I recently have been recommending to friends and relatives SILKEN PREY by John Sandford, a political thriller disguised as a mystery. Maybe I have that backwards; perhaps it is a mystery disguised as a political thriller, or a hybrid, like one of those cars that uses electricity and gas. Unlike such vehicles, though, this book doesn’t break down on you 500 miles from the dealership, never loses power, far exceeds 45 miles per hour, and didn’t (as far as I know) require a government subsidy to get built. Whatever it might be, SILKEN PREY is one of those books that fans of the Lucas Davenport novels can and must read, as it appears to mark the beginning of yet another turning point in this consistently well-written and long-running series.
"SILKEN PREY is one of those books that fans of the Lucas Davenport novels can and must read, as it appears to mark the beginning of yet another turning point in this consistently well-written and long-running series."
Sandford gives readers most of the information they need early on in the novel, so they can enjoy watching Davenport slowly uncover and unravel the mystery, following clues and instincts, some of which are correct. One of the elements that makes this series such a joy to read is Sandford’s ability to discern and explore variations on classic plots and storylines. So it is that in SILKEN PREY, a murder is committed early on; we learn the why and the who in short order, though it takes Davenport and his crew a bit of time to determine that it actually has taken place. The victim is an unscrupulous political operative who, one week before an election, has loaded child pornography onto the personal computer of Porter Smalls, an incumbent U.S. Senator from Minnesota running for reelection. As a result, Smalls sees his lead in the polls evaporate and disappear while his opponent, a ruthless narcissist named Taryn Grant who has a dictionary full of mental problems, makes political hay from the discovery. It is Grant, of course, who commissioned the implantation of the pornography onto Smalls’s computer.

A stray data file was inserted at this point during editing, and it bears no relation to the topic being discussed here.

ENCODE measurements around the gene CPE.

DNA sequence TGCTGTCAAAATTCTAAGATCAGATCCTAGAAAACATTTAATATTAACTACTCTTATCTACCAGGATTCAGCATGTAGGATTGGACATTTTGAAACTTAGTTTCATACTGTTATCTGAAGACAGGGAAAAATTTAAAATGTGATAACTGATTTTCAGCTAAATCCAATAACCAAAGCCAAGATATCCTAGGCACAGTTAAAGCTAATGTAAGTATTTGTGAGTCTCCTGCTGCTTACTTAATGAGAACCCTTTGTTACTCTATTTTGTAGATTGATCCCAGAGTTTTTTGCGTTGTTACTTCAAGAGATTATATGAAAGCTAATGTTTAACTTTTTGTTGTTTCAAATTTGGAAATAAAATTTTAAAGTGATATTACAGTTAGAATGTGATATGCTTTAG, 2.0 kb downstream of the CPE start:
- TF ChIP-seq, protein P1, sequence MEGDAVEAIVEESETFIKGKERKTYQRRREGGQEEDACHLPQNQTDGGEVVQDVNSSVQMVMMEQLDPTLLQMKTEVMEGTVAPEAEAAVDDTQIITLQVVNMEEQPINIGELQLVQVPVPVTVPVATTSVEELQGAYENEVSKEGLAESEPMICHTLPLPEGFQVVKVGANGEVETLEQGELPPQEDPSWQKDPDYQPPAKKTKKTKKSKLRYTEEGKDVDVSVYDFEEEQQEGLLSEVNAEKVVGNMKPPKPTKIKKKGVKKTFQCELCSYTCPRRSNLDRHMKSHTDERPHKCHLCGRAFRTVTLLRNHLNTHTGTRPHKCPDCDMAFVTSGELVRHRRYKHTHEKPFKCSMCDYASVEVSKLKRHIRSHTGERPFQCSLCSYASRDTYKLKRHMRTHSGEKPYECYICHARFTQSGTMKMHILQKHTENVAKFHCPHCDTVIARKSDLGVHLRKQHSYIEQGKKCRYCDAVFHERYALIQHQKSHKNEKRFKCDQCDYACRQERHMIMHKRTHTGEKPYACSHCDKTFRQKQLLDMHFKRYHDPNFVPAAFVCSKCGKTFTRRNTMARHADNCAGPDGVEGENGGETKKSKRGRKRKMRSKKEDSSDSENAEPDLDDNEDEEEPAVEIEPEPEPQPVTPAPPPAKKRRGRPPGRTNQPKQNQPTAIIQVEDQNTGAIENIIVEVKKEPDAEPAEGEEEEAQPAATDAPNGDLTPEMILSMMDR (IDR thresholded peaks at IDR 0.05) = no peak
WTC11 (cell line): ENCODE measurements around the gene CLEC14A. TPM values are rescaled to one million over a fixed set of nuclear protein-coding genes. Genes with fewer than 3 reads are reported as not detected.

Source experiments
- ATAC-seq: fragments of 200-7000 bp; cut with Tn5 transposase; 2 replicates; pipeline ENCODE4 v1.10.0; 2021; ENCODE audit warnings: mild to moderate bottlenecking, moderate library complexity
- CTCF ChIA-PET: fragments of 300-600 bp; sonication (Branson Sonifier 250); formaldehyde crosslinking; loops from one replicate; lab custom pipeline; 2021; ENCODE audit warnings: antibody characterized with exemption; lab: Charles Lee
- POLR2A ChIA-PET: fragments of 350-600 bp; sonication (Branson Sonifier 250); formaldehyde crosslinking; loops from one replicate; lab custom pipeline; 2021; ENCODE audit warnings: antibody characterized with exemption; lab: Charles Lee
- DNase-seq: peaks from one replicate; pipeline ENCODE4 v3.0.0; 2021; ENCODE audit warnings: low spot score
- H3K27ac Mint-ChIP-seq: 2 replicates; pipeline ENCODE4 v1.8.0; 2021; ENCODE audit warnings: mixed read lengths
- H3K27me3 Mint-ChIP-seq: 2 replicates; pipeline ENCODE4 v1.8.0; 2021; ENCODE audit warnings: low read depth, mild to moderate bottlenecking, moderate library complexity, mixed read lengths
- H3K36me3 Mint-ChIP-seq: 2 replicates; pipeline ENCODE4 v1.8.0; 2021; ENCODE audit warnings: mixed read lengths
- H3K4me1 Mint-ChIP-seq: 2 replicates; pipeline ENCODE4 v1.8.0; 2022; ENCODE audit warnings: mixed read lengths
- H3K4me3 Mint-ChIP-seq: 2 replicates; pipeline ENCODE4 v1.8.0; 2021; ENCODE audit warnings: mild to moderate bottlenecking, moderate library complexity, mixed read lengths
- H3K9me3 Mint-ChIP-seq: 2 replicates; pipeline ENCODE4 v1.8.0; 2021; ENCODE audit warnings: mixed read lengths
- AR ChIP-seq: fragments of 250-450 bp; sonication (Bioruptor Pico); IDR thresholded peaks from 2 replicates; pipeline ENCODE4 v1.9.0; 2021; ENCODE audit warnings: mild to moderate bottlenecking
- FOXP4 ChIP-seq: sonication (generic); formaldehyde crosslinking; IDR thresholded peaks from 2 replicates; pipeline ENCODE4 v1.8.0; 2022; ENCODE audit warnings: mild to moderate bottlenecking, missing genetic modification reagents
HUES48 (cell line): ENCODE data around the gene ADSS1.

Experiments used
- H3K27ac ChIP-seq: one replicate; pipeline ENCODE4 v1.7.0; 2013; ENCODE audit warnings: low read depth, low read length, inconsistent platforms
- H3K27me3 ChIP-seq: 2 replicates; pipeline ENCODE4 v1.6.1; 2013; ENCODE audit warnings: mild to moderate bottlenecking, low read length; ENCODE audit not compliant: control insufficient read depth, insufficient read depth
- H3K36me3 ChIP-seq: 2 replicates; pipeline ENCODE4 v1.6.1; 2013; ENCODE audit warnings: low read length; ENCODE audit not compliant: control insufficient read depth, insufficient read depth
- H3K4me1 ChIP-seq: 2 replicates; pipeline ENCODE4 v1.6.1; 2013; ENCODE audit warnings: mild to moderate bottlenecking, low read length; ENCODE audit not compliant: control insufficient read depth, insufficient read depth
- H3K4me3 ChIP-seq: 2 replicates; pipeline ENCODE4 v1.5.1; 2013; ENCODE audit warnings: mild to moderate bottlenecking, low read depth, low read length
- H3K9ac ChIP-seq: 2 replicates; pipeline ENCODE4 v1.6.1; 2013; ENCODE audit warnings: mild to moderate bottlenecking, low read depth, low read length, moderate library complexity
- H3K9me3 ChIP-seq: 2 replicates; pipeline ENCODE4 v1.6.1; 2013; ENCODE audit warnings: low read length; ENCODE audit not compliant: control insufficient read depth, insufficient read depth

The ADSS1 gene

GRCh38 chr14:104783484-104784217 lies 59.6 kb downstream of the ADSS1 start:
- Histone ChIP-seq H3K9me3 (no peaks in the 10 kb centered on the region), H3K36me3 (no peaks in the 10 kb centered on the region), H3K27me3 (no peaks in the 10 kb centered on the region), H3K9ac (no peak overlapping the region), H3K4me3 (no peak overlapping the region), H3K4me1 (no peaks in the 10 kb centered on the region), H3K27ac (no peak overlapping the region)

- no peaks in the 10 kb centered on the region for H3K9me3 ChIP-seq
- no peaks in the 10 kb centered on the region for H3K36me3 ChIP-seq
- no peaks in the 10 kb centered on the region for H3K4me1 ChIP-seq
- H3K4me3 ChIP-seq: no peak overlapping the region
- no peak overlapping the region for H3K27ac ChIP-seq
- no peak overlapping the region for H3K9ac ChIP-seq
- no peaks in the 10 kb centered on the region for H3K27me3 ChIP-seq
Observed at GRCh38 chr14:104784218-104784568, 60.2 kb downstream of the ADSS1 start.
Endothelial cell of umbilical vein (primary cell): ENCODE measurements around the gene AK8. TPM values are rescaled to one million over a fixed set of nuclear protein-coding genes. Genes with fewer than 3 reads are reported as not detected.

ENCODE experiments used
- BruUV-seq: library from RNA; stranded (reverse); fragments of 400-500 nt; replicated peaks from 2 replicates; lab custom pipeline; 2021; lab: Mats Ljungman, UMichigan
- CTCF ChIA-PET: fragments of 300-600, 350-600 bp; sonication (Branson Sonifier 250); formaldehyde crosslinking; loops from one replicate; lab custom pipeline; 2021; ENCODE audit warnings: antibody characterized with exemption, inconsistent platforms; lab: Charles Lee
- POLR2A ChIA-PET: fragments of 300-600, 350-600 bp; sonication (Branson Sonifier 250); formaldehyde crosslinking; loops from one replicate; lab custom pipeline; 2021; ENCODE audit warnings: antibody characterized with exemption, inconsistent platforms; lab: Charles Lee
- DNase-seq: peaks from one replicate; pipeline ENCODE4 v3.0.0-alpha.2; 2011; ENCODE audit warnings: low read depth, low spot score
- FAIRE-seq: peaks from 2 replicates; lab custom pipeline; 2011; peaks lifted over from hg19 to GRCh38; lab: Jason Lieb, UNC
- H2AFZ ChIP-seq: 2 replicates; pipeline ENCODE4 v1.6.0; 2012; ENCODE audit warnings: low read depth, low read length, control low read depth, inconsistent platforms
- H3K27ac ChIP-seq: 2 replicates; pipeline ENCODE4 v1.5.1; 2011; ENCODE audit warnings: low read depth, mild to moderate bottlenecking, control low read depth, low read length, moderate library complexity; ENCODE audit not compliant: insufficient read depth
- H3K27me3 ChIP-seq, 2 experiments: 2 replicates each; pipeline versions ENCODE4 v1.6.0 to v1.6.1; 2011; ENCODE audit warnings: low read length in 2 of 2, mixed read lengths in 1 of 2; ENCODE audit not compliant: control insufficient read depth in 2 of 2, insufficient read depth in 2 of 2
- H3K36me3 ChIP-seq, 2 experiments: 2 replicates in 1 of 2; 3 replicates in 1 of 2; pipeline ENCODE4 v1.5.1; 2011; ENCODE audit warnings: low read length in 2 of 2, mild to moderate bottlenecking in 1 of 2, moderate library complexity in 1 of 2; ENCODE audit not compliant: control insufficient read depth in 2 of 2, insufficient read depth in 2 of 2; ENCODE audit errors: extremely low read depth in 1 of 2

The sitting Minnesota governor, who is a political adversary but personal friend of Smalls, knows in his heart that Smalls has been set up. Thus, he orders Davenport to quietly conduct an investigation into who is responsible for the smear and to clear Smalls before the election. Davenport is able to discover quickly enough that the material was indeed planted on Smalls’s computer. Furthermore, Davenport is quick to suspect Grant’s complicity in the incident. The problem, however, is proving it. Davenport pokes here and there, and gets reactions, though not the ones that necessarily either entirely clear Smalls or implicate Grant.
Meanwhile, the election --- the ticking clock --- approaches. Davenport’s methods begin to bear fruit, even as his future, politically and personally, becomes doubtful. These are dangerous people with whom Davenport is dealing, and he is making some political enemies as well, given that his party of persuasion has a vested interest in Smalls’s defeat, regardless of the reason.
The ending is a surprising one and undoubtedly will have repercussions in future volumes of the series. There will be a bit of fallout from Davenport’s actions, and the occurrences here may be the first step toward a change of employment for him. There is also lots of business left unfinished at the conclusion, and the knowledge that Davenport possesses as a result of his investigation may have painted a target on his back. However, one of the most interesting elements of the book, in a story loaded with them, is the unexpected but welcome return of Kidd. Longtime Sandford readers who have waited for a fifth installment in the Kidd series will find their appetites whetted with a subplot that gives Kidd and his wife a prominent role.
Did I mention that SILKEN PREY might constitute a turning point in the series? Read it and see for yourself.
Reviewed by Joe Hartlaub on May 10, 2013